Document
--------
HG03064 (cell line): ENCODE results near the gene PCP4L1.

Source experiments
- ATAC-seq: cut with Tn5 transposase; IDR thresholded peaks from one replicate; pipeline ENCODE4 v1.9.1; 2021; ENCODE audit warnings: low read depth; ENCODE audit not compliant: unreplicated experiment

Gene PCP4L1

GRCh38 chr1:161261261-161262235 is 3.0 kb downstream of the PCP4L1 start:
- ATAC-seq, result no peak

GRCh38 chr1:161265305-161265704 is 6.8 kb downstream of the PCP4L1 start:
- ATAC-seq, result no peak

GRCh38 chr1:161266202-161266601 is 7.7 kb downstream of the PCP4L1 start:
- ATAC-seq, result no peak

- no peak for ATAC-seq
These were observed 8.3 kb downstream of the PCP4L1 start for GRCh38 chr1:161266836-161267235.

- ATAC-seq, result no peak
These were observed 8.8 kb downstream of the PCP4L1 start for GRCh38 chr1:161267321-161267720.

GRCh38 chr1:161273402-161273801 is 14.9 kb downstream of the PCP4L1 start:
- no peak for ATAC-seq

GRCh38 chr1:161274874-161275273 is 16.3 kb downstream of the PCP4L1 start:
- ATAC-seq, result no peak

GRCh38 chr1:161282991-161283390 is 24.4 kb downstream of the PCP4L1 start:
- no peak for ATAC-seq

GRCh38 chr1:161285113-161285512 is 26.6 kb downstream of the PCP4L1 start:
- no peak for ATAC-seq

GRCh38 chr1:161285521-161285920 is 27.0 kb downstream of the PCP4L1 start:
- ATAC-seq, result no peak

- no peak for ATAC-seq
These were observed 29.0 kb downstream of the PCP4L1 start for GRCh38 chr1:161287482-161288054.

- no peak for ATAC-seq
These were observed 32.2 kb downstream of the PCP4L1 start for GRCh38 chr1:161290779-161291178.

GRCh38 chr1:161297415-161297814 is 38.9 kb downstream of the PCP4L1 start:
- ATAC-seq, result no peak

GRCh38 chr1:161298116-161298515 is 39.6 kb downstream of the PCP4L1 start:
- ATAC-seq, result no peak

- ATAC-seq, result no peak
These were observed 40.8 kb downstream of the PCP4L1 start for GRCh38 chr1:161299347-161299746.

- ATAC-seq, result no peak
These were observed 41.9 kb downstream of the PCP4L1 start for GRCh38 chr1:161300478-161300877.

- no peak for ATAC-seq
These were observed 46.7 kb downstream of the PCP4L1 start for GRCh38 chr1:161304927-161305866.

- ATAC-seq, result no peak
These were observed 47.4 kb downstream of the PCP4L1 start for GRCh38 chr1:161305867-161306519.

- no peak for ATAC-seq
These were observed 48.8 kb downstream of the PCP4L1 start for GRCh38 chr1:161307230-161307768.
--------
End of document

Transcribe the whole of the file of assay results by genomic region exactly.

HG03064 (cell line): ENCODE results near the gene PCP4L1.

Source experiments
- ATAC-seq: cut with Tn5 transposase; IDR thresholded peaks from one replicate; pipeline ENCODE4 v1.9.1; 2021; ENCODE audit warnings: low read depth; ENCODE audit not compliant: unreplicated experiment

Gene PCP4L1

GRCh38 chr1:161261261-161262235 is 3.0 kb downstream of the PCP4L1 start:
- ATAC-seq, result no peak

GRCh38 chr1:161265305-161265704 is 6.8 kb downstream of the PCP4L1 start:
- ATAC-seq, result no peak

GRCh38 chr1:161266202-161266601 is 7.7 kb downstream of the PCP4L1 start:
- ATAC-seq, result no peak

- no peak for ATAC-seq
These were observed 8.3 kb downstream of the PCP4L1 start for GRCh38 chr1:161266836-161267235.

- ATAC-seq, result no peak
These were observed 8.8 kb downstream of the PCP4L1 start for GRCh38 chr1:161267321-161267720.

GRCh38 chr1:161273402-161273801 is 14.9 kb downstream of the PCP4L1 start:
- no peak for ATAC-seq

GRCh38 chr1:161274874-161275273 is 16.3 kb downstream of the PCP4L1 start:
- ATAC-seq, result no peak

GRCh38 chr1:161282991-161283390 is 24.4 kb downstream of the PCP4L1 start:
- no peak for ATAC-seq

GRCh38 chr1:161285113-161285512 is 26.6 kb downstream of the PCP4L1 start:
- no peak for ATAC-seq

GRCh38 chr1:161285521-161285920 is 27.0 kb downstream of the PCP4L1 start:
- ATAC-seq, result no peak

- no peak for ATAC-seq
These were observed 29.0 kb downstream of the PCP4L1 start for GRCh38 chr1:161287482-161288054.

- no peak for ATAC-seq
These were observed 32.2 kb downstream of the PCP4L1 start for GRCh38 chr1:161290779-161291178.

GRCh38 chr1:161297415-161297814 is 38.9 kb downstream of the PCP4L1 start:
- ATAC-seq, result no peak

GRCh38 chr1:161298116-161298515 is 39.6 kb downstream of the PCP4L1 start:
- ATAC-seq, result no peak

- ATAC-seq, result no peak
These were observed 40.8 kb downstream of the PCP4L1 start for GRCh38 chr1:161299347-161299746.

- ATAC-seq, result no peak
These were observed 41.9 kb downstream of the PCP4L1 start for GRCh38 chr1:161300478-161300877.

- no peak for ATAC-seq
These were observed 46.7 kb downstream of the PCP4L1 start for GRCh38 chr1:161304927-161305866.

- ATAC-seq, result no peak
These were observed 47.4 kb downstream of the PCP4L1 start for GRCh38 chr1:161305867-161306519.

- no peak for ATAC-seq
These were observed 48.8 kb downstream of the PCP4L1 start for GRCh38 chr1:161307230-161307768.